Posts

Our Spotlight on Flex showcases professionals from member organizations who exemplify personal and professional success while working a flexible schedule. Their stories illustrate the long-term benefits that flexible schedules offer to both individuals and organizations.

July 2020 Spotlight on Flex

 

For July 2020, we are pleased to share insights from Samantha Lee, Partner, Wiley Rein (Washington, DC)

Diversity & Flexibility Alliance: How have you made flexibility a priority and a success with your schedule?

Samantha Lee: I’m a Wiley Rein lifer; I summered at the firm and have been here ever since. I was pregnant with my son while I was a senior associate, and I assumed I’d return full time post leave as if nothing had changed. But after I had my son, I realized that coming back full time and pretending nothing had changed was definitely not going to work for me! Luckily, there are models of flexible work at the firm to look up to; I knew I needed to take a flexible approach with my return to work in order to maintain my mental health and my personal life, to be able to thrive in a high pressure position, balancing my commitment to client needs, and be active in firm citizenship.

I spoke to the firm’s Professional Development and HR teams to discuss my options – I didn’t know what flexible work would look like for me. The firm was supportive from the very first person I spoke with in both departments, and that support carried through to my practice group leaders (PGL). I was nervous about speaking with my PGLs because they play such a huge role in my professional development at the firm. But their immediate response was unhesitating support. They never questioned my need for flex; it was amazing and so incredibly reassuring that I was making the right choice for my career and for me.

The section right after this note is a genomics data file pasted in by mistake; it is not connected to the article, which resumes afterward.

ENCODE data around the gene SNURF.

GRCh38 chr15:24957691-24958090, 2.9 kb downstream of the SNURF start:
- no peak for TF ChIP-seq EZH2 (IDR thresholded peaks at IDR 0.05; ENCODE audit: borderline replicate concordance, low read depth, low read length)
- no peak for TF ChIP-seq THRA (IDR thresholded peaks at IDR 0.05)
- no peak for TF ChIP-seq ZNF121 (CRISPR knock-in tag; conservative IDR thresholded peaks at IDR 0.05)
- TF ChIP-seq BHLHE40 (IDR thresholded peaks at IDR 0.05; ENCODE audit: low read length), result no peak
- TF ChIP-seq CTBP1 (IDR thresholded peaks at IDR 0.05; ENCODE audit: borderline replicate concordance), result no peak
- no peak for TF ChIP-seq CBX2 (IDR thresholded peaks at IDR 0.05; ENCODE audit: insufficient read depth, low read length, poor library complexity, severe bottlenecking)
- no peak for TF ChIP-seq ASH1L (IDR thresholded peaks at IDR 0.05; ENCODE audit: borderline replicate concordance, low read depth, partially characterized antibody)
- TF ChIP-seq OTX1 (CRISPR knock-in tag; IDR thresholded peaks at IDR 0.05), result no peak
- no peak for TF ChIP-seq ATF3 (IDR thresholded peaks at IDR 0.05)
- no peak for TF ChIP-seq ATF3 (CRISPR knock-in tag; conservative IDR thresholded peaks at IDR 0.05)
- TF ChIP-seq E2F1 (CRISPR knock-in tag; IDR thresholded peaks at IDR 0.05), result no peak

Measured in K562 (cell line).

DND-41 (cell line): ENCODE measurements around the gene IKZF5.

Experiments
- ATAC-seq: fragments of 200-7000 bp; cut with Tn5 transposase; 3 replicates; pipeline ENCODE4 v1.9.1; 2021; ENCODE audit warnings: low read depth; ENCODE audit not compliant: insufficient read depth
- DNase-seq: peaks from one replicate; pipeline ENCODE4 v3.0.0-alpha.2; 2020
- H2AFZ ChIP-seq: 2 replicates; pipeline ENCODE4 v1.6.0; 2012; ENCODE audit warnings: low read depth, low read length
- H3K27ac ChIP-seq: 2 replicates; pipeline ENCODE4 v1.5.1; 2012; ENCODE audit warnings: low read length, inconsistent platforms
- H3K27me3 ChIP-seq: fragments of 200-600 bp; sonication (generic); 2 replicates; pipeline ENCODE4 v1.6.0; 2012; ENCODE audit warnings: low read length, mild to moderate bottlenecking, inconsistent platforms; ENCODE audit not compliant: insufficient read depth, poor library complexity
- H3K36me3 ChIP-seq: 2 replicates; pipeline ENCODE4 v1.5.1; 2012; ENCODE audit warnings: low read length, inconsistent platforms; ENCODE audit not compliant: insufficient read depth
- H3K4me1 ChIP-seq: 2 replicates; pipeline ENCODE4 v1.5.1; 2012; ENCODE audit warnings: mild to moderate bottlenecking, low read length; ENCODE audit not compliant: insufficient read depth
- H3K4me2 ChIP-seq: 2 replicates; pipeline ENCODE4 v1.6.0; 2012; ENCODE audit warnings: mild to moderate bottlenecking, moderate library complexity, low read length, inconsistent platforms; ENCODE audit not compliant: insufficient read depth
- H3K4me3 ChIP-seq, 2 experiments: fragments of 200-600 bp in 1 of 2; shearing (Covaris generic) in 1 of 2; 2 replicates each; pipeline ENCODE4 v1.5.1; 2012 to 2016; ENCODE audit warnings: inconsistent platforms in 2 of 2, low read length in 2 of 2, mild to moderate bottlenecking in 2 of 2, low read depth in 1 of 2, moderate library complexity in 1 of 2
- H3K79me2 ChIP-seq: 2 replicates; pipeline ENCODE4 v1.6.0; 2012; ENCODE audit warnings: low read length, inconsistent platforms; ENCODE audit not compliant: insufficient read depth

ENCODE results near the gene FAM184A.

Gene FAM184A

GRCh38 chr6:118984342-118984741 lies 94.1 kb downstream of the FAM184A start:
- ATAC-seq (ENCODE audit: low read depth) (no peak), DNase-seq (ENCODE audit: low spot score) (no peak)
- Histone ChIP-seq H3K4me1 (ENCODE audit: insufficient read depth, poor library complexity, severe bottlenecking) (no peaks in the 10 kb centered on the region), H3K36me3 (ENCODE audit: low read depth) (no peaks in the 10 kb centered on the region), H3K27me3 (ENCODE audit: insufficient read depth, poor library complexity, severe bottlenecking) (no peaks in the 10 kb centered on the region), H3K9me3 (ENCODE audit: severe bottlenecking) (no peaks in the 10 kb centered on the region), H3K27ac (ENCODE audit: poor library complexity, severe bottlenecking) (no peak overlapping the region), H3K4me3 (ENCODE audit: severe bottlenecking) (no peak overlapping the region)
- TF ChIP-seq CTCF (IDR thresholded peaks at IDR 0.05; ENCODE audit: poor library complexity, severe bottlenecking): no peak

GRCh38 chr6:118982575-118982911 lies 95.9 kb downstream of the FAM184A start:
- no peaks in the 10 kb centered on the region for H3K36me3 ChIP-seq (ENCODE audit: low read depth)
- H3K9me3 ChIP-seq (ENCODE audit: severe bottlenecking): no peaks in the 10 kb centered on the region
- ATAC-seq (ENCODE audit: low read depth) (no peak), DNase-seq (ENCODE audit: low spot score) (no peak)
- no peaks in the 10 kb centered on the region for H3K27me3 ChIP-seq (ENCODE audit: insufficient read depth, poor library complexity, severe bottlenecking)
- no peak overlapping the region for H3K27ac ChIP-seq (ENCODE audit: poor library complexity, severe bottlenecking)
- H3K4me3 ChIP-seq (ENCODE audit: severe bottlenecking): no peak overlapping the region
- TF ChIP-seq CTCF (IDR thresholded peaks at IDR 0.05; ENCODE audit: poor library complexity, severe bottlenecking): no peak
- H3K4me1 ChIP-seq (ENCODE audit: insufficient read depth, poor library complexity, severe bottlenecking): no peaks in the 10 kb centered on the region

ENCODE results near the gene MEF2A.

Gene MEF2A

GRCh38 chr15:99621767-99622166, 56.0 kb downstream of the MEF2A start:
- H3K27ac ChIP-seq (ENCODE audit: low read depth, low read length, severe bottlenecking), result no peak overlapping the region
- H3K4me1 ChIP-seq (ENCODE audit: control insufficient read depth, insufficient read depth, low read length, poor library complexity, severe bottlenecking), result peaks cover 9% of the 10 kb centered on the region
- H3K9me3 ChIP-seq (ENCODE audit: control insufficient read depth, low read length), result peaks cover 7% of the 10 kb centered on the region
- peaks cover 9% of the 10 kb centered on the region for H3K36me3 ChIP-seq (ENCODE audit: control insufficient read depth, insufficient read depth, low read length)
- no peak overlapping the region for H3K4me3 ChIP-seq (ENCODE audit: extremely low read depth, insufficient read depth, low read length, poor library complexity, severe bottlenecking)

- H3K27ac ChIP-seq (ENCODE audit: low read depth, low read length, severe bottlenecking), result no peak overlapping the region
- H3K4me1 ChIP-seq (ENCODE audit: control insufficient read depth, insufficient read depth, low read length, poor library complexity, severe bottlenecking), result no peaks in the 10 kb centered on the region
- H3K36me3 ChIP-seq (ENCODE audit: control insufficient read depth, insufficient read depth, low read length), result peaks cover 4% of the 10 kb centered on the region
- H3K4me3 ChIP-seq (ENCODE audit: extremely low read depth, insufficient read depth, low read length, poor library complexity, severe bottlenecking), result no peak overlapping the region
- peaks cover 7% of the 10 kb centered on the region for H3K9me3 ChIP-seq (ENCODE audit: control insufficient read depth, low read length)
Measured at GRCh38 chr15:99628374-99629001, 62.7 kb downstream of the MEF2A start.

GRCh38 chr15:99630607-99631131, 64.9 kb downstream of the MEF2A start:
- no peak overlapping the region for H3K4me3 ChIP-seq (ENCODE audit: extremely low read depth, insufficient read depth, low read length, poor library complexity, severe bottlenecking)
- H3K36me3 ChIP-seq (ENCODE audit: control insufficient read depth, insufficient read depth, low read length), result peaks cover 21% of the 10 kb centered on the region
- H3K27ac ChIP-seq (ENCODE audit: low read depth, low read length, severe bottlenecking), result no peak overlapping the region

Our nanny was also a grad student at the time, and she had to leave early on certain days for class. This allowed me to become comfortable with saying “no” because I also needed to be respectful of her schedule. The bottom line is that a flexible schedule gave me breathing room and provided the options I needed to come back to the firm after leave. Without it, I would not have stayed and been able to address some of the post-partum issues I was experiencing at the time too.

My original plan in 2017 was to come into the office every day and bill at 80% reduced hours for a year. But I stayed on this schedule for two years until I made partner in January 2020. It’s important to note that my choice to reduce my hours did not delay my path to partnership; I was promoted at the same time as my peers from my summer associate class. Once I became partner, and now that my son is older, I returned to a 100% billable hours schedule.

Even though I’m not on a formal flex schedule anymore, I still rely on flexible work in different ways. Wiley is a firm that recognizes people as people. If there comes a point where I can’t or don’t want to bill at 100%, I know the firm will support me. I know I can (and did) deliver the best quality service and work to my internal and external clients while working reduced hours. I openly share my flexible work experiences with everyone; people need to know they’re supported and shouldn’t feel stigmatized for wanting or needing to work flexibly. I understand why some people in less supportive firms feel the need for secrecy, but I don’t believe in this approach. The more people talk about working flexibly, the more mainstream it becomes.

 

DFA: How have the firm and/or clients contributed to your Flex Success®?

SL: I haven’t needed to address my schedule with clients; it’s just not something that comes up. I managed my reduced hours schedule by working on fewer matters, but I never gave less than 100% to every client. Because our group is so focused on building a talented and sustainable group, it’s easy to rely on a team and give younger associates the opportunity to learn and progress.